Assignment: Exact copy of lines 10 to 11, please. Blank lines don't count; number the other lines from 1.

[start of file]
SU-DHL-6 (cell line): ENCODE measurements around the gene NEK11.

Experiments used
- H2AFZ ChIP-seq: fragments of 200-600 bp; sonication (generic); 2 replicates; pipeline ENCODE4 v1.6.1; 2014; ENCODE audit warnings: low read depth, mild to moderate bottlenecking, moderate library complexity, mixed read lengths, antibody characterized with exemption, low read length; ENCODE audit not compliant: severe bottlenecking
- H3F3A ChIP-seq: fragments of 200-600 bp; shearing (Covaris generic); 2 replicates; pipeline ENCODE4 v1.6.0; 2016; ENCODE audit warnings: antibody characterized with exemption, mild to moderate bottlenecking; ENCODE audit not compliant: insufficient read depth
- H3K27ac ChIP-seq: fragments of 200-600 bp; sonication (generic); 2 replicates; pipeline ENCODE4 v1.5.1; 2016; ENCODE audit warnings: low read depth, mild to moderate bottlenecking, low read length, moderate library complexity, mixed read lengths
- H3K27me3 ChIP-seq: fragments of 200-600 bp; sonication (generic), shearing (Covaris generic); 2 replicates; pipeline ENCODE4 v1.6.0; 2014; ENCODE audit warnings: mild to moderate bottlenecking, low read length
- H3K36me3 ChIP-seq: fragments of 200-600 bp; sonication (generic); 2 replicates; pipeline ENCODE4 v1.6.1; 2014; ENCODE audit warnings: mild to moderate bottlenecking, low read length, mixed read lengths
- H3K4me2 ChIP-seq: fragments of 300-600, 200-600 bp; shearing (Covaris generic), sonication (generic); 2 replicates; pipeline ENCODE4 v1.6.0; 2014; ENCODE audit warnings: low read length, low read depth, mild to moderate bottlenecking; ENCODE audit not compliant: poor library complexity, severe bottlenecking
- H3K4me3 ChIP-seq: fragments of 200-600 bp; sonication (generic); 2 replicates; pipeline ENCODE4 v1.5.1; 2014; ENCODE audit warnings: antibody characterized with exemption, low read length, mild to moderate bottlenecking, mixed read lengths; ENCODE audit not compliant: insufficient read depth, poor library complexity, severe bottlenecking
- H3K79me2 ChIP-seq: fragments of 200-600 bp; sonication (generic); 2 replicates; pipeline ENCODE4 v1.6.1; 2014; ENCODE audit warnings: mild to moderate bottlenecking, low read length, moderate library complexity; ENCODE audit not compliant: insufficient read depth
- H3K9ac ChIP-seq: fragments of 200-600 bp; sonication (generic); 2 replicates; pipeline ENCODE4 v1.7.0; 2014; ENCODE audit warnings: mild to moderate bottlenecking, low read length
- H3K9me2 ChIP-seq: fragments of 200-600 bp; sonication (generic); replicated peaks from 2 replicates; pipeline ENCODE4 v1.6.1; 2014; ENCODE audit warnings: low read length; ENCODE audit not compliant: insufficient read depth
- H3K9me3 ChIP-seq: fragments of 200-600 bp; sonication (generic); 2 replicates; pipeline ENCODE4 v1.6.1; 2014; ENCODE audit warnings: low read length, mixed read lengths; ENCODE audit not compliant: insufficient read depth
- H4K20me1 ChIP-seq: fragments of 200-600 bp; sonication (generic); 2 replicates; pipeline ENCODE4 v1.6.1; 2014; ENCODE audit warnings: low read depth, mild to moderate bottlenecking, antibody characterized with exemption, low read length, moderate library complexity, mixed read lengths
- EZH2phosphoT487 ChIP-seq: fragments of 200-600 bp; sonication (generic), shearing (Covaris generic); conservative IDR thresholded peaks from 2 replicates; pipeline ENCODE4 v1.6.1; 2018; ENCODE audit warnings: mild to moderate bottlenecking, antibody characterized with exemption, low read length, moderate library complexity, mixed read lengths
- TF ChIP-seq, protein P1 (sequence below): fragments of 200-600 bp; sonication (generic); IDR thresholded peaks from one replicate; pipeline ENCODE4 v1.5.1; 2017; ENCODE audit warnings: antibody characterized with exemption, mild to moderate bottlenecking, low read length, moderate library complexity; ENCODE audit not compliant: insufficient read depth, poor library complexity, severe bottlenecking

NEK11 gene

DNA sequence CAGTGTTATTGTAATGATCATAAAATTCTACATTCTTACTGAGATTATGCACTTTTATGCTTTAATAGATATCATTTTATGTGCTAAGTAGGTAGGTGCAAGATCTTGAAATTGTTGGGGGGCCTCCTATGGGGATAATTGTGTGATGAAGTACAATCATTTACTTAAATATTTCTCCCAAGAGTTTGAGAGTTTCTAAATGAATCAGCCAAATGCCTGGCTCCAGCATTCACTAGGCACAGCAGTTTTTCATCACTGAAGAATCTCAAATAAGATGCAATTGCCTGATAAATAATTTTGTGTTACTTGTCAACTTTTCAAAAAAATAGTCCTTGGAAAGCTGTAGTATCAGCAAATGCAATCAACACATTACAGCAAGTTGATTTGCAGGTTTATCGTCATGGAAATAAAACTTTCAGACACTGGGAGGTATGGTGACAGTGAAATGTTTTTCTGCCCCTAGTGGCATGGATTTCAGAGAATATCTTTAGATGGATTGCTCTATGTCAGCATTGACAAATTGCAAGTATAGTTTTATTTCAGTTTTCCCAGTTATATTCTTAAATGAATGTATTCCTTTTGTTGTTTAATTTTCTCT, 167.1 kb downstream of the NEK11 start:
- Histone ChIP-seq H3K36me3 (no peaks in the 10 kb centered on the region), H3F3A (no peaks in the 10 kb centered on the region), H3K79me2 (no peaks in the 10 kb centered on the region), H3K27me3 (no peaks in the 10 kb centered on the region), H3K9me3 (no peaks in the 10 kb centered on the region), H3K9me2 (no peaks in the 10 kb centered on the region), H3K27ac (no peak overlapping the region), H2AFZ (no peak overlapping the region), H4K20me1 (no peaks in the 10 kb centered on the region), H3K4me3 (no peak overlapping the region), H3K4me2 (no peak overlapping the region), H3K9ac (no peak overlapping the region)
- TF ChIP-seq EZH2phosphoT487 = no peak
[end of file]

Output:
- H3K79me2 ChIP-seq: fragments of 200-600 bp; sonication (generic); 2 replicates; pipeline ENCODE4 v1.6.1; 2014; ENCODE audit warnings: mild to moderate bottlenecking, low read length, moderate library complexity; ENCODE audit not compliant: insufficient read depth
- H3K9ac ChIP-seq: fragments of 200-600 bp; sonication (generic); 2 replicates; pipeline ENCODE4 v1.7.0; 2014; ENCODE audit warnings: mild to moderate bottlenecking, low read length